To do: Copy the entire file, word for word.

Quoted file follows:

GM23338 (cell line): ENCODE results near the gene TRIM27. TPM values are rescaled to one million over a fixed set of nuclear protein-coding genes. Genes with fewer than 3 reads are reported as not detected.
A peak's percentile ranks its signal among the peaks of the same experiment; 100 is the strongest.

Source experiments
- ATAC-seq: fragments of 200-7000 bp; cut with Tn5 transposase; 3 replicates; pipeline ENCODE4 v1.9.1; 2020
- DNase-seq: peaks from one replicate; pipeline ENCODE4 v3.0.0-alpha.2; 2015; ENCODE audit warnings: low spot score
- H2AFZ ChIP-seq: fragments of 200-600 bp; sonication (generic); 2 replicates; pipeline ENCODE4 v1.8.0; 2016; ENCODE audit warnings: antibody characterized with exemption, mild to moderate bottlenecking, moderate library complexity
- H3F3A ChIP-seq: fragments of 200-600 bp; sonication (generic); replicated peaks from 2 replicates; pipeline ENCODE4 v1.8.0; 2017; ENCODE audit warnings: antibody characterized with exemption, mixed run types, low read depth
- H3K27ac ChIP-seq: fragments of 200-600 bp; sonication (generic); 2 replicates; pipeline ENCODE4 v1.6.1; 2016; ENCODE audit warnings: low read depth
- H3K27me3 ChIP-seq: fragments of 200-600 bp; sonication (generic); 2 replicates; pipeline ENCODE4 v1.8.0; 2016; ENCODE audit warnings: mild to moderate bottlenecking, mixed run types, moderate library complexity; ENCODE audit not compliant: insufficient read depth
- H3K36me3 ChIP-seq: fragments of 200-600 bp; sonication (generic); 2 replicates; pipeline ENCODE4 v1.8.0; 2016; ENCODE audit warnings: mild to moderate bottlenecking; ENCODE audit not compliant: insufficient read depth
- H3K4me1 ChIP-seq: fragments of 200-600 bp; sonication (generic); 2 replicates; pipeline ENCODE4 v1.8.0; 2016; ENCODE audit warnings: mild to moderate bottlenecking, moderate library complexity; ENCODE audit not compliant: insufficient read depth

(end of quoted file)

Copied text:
GM23338 (cell line): ENCODE results near the gene TRIM27. TPM values are rescaled to one million over a fixed set of nuclear protein-coding genes. Genes with fewer than 3 reads are reported as not detected.
A peak's percentile ranks its signal among the peaks of the same experiment; 100 is the strongest.

Source experiments
- ATAC-seq: fragments of 200-7000 bp; cut with Tn5 transposase; 3 replicates; pipeline ENCODE4 v1.9.1; 2020
- DNase-seq: peaks from one replicate; pipeline ENCODE4 v3.0.0-alpha.2; 2015; ENCODE audit warnings: low spot score
- H2AFZ ChIP-seq: fragments of 200-600 bp; sonication (generic); 2 replicates; pipeline ENCODE4 v1.8.0; 2016; ENCODE audit warnings: antibody characterized with exemption, mild to moderate bottlenecking, moderate library complexity
- H3F3A ChIP-seq: fragments of 200-600 bp; sonication (generic); replicated peaks from 2 replicates; pipeline ENCODE4 v1.8.0; 2017; ENCODE audit warnings: antibody characterized with exemption, mixed run types, low read depth
- H3K27ac ChIP-seq: fragments of 200-600 bp; sonication (generic); 2 replicates; pipeline ENCODE4 v1.6.1; 2016; ENCODE audit warnings: low read depth
- H3K27me3 ChIP-seq: fragments of 200-600 bp; sonication (generic); 2 replicates; pipeline ENCODE4 v1.8.0; 2016; ENCODE audit warnings: mild to moderate bottlenecking, mixed run types, moderate library complexity; ENCODE audit not compliant: insufficient read depth
- H3K36me3 ChIP-seq: fragments of 200-600 bp; sonication (generic); 2 replicates; pipeline ENCODE4 v1.8.0; 2016; ENCODE audit warnings: mild to moderate bottlenecking; ENCODE audit not compliant: insufficient read depth
- H3K4me1 ChIP-seq: fragments of 200-600 bp; sonication (generic); 2 replicates; pipeline ENCODE4 v1.8.0; 2016; ENCODE audit warnings: mild to moderate bottlenecking, moderate library complexity; ENCODE audit not compliant: insufficient read depth